The init command will ask you several questions about your project, but unless you’re planning to open-source it, don’t worry too much about your answers. Finally, it’ll ask you to interactively define your dependencies. By “dependencies”, Composer is asking you which third-party libraries you want to include in your project. To start, we’re going to add a Symfony2 component called Finder - and you can find its documentation at symfony.com.

At the prompt, simply type “finder” and wait for the results. Behind the scenes, Composer is searching against a giant central repository of packages called “Packagist”, which you can search directly at packagist.org. In the language of Composer, a package is just an individual directory that you want to download into your project. A typical package contains PHP classes, but it can really contain anything.

Each package has a unique name, and your first job is to find the name of the one you need. Ideally, the name is included in the documentation for the library, but even if its not, you can often find it just by searching. On Packagist, searching for “finder” reveals a package called symfony/finder, which is definitely the right one!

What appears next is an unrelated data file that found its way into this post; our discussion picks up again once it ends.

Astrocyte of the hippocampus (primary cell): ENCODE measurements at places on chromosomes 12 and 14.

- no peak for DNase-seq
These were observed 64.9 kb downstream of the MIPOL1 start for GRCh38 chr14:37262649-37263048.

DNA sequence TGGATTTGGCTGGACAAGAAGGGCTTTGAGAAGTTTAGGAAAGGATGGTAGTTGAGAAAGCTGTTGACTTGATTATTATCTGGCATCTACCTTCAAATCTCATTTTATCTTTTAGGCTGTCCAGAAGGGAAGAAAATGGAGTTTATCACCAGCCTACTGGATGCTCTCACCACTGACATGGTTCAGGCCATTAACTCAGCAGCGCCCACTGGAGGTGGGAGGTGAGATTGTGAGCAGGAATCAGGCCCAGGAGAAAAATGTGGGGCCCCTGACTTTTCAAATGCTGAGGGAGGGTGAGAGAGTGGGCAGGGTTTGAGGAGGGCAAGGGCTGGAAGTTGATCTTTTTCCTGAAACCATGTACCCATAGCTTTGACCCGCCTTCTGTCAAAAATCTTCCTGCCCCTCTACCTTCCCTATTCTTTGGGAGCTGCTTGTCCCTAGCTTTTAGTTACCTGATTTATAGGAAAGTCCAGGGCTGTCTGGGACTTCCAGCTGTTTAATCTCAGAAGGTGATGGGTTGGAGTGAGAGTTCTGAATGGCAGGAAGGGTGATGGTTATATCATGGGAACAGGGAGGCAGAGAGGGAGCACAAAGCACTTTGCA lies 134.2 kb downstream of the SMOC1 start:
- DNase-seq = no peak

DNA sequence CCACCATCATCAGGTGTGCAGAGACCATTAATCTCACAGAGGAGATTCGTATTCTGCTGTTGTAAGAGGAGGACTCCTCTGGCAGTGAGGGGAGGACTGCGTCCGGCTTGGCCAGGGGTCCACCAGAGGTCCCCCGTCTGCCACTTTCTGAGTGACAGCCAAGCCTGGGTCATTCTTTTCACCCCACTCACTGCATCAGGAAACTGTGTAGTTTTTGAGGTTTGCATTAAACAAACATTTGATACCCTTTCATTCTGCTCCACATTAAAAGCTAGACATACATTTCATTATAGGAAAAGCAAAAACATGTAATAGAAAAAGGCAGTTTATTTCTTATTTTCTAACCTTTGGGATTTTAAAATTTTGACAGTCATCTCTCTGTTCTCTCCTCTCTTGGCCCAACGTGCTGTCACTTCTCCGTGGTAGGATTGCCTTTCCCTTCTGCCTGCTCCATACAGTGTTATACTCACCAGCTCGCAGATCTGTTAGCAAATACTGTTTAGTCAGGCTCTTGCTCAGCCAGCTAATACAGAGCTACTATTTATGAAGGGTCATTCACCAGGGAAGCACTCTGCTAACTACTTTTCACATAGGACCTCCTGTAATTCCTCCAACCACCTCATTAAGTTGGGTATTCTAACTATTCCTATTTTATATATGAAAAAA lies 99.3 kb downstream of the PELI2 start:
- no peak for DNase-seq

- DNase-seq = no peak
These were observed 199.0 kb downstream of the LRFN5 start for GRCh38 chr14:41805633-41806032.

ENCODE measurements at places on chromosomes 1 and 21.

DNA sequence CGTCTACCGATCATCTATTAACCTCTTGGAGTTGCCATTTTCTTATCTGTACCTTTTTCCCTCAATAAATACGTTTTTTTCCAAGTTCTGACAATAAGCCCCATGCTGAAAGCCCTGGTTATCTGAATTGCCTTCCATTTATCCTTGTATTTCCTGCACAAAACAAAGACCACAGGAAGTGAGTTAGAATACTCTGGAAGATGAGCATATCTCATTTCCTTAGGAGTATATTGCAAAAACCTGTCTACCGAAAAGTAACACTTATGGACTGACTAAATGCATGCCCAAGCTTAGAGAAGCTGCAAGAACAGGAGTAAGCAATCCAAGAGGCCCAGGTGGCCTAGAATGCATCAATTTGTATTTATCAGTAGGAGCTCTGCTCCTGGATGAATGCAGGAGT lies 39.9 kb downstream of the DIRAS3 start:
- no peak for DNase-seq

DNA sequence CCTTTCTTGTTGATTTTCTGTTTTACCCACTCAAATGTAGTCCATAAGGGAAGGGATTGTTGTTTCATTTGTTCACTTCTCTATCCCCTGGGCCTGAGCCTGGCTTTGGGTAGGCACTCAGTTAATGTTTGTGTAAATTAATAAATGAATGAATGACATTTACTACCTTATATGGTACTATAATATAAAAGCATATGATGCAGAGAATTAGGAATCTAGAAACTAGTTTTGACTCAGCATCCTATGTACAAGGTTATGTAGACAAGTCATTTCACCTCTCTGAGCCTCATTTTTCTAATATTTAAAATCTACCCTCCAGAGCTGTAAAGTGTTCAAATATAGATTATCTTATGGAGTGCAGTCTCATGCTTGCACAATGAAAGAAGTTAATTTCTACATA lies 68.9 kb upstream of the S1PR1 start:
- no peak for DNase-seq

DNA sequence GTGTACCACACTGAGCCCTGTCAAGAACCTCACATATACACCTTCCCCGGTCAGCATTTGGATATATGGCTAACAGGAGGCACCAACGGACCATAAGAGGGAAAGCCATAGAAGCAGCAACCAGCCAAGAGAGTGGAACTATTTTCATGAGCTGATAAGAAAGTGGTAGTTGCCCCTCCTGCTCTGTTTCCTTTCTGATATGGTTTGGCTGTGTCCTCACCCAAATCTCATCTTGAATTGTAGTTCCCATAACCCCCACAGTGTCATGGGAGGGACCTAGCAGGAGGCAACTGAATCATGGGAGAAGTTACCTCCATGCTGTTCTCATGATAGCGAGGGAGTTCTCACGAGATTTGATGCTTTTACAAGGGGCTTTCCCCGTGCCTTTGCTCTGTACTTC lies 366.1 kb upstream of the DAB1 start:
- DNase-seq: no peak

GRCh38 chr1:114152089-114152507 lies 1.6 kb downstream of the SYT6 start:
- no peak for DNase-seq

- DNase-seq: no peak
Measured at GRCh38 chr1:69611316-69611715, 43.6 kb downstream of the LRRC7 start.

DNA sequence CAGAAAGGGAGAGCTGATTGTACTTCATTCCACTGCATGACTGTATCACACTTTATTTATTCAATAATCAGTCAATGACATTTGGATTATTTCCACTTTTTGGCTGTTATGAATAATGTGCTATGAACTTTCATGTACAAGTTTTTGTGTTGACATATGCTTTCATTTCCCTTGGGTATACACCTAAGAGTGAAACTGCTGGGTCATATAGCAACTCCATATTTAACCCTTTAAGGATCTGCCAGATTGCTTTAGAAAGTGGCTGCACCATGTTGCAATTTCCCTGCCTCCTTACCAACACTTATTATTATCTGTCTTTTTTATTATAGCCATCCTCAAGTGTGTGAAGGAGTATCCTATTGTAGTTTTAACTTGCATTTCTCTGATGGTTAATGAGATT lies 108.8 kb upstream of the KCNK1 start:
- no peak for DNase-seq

Back at the terminal, our search for “finder” has returned a bunch of results including many versions of symfony/finder. The second thing we need to figure out is which version we want. The safest choice is to choose the latest stable release, which should follow the X.X.X format. In our case, this is v2.1.2. If a version ends in -dev, it’s a development branch, which may be stable or unstable based on the library. The dev-master version is special, and it always means the latest, bleeding-edge code. If you use a lesser-known package, dev-master may be your only option.

Let’s choose to install v2.1.2. When it asks you to install “dev dependencies” interactively, choose no. You probably won’t need to worry about dev dependencies, but if you’re curious about them, check out Composer’s documentation. Finally, confirm generation and add vendor/ to your .gitignore file if you’re storing your project with git: